SMU's October at a Glance

Written by Brett Linton

Steel prices declined each week in October, with all sheet products now back in line with late-2020 levels. Hot rolled prices averaged $736 per net ton ($36.80 per cwt) in October, falling from $765 in the beginning of the month to $710 as of last Tuesday. The SMU Price Momentum Indicator for sheet products was adjusted from Neutral to Lower on Oct.11 in light of increased supply, weaker demand, and lower raw material costs. Price Momentum on plate remains at Lower since our May revision.

Raw material prices were mixed this month, following declines seen in prior months. Scrap prices fell another $25–45 per gross ton from September, with busheling selling at a discount to shred. Sources expect scrap prices to decline again in November. Zinc and aluminum spot prices ticked up throughout October, but both products remain near the lowest prices seen over the past year. You can view and chart more multiple products using our interactive pricing tool here.

The SMU Buyers Sentiment Index remained positive but bounced around throughout the month, down compared to months prior. Current Buyers Sentiment fluctuated betwen +51 and +56, Future Sentiment hovered between +61 and +69. Our Buyers Sentiment 3MMA Index (measured as a three-month moving average) has been trending downward since May. The latest reading was down to +56.50 as of last week, the lowest level recorded since mid-October 2020.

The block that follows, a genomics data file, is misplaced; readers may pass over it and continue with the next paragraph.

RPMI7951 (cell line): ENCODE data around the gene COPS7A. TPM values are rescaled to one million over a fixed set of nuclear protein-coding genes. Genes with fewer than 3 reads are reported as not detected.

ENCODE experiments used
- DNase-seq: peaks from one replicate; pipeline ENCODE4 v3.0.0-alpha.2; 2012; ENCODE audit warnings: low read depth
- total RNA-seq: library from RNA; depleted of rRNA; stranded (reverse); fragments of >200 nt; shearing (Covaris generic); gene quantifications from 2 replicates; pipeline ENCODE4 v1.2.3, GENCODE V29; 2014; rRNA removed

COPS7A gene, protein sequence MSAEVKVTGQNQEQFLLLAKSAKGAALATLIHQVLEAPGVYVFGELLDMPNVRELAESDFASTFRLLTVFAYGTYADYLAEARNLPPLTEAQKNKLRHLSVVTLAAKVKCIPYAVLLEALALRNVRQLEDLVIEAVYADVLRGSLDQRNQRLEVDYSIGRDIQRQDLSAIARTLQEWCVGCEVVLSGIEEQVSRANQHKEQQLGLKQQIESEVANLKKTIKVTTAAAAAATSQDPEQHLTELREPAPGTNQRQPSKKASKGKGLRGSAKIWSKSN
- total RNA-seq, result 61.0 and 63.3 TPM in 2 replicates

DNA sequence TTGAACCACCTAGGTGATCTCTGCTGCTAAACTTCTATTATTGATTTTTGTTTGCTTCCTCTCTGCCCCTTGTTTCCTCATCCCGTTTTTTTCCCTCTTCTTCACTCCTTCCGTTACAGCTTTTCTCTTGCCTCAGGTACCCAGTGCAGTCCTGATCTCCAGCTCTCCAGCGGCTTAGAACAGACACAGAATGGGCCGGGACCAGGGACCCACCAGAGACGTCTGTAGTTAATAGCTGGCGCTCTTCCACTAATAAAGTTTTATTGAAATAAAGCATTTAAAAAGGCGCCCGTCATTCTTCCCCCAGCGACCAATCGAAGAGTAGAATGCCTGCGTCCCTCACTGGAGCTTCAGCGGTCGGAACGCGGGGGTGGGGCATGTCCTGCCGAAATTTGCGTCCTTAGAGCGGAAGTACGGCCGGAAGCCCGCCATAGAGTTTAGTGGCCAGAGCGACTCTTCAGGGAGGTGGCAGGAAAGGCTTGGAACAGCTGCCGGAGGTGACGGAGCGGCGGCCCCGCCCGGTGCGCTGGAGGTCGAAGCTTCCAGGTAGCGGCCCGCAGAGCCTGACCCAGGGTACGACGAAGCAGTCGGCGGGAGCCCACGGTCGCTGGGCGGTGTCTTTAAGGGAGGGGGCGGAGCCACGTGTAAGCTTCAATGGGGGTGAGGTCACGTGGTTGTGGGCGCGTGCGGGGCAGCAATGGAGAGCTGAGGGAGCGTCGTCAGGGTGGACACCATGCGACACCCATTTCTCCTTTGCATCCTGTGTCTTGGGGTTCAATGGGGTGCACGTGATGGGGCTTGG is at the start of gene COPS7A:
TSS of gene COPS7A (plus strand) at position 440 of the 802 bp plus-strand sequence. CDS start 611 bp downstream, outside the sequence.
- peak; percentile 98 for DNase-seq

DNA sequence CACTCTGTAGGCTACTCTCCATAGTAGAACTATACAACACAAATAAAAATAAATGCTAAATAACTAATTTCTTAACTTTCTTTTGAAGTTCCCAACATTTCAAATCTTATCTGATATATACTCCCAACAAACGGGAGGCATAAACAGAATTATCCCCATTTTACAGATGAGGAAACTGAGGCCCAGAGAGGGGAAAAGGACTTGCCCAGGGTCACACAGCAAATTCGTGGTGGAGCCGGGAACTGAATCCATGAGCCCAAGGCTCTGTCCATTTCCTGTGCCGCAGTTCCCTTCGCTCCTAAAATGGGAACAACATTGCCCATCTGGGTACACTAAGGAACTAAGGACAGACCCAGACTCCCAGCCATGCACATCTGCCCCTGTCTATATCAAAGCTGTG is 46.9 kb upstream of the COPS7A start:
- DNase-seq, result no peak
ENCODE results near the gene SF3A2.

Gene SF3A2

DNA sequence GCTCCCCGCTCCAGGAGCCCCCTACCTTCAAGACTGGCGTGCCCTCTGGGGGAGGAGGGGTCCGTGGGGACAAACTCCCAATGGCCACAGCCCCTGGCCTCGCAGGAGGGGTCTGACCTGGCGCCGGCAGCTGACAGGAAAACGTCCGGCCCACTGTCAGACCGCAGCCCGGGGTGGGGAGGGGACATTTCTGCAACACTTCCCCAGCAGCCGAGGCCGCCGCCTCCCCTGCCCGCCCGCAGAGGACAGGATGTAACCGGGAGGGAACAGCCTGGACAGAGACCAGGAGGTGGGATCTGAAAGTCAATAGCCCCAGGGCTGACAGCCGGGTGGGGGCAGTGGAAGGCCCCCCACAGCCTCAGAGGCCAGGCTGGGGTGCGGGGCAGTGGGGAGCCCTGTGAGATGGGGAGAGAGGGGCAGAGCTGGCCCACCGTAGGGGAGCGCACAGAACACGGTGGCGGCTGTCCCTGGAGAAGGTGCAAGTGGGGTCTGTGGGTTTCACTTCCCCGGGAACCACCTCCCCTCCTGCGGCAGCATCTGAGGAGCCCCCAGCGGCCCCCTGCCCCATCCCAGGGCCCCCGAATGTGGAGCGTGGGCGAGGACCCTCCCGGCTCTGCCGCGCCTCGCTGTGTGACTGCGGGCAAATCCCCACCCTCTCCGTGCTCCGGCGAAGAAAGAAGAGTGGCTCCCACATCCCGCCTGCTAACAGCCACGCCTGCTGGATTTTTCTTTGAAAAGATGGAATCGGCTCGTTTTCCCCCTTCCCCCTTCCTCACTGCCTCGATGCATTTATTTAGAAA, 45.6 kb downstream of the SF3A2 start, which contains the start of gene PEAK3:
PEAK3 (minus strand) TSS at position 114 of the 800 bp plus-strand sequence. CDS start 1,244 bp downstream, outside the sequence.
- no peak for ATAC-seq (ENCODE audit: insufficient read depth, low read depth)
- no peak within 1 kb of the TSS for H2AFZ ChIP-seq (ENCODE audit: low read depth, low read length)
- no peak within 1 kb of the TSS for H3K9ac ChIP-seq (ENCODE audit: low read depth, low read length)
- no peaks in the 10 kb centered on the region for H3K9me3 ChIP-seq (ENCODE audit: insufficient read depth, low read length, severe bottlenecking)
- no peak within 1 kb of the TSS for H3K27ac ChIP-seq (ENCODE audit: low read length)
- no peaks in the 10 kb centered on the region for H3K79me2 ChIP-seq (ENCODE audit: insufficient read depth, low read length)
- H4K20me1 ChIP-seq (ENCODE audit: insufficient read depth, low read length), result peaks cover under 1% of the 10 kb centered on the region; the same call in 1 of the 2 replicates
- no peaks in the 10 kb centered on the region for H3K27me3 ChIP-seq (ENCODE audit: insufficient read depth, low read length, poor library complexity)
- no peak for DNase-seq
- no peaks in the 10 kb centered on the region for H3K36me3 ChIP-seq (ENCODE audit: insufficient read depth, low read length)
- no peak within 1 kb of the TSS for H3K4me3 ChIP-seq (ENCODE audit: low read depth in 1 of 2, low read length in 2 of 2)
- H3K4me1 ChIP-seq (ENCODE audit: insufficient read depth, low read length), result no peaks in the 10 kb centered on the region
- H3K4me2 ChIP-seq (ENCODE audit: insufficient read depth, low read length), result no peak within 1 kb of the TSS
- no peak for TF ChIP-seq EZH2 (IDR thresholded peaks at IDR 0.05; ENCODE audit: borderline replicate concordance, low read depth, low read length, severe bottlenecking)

Hot rolled lead times averaged 4.1 weeks in October, remaining relatively short historically. SMU expects these short lead times to hold somewhat steady throughout the remainder of the year. A history of HRC lead times can been found in our interactive pricing tool.

A high percentage of buyers continue to report that mills are willing to negotiate on prices. 82% of the flat-rolled buyers we polled reported that mills were willing to talk price to secure an order, according to our latest survey.

Key indicators of steel demand remain positive overall, though not at the bullish levels seen earlier this year. The energy market continues to slowly recover. And while construction has slowed, activity has remained at solid levels. Imports eased further in September and are expected to decline even further, though export volumes and apparent steel supply remain healthy.

See the chart below for other key metrics in the month of October:

October at a glance

By Brett Linton,

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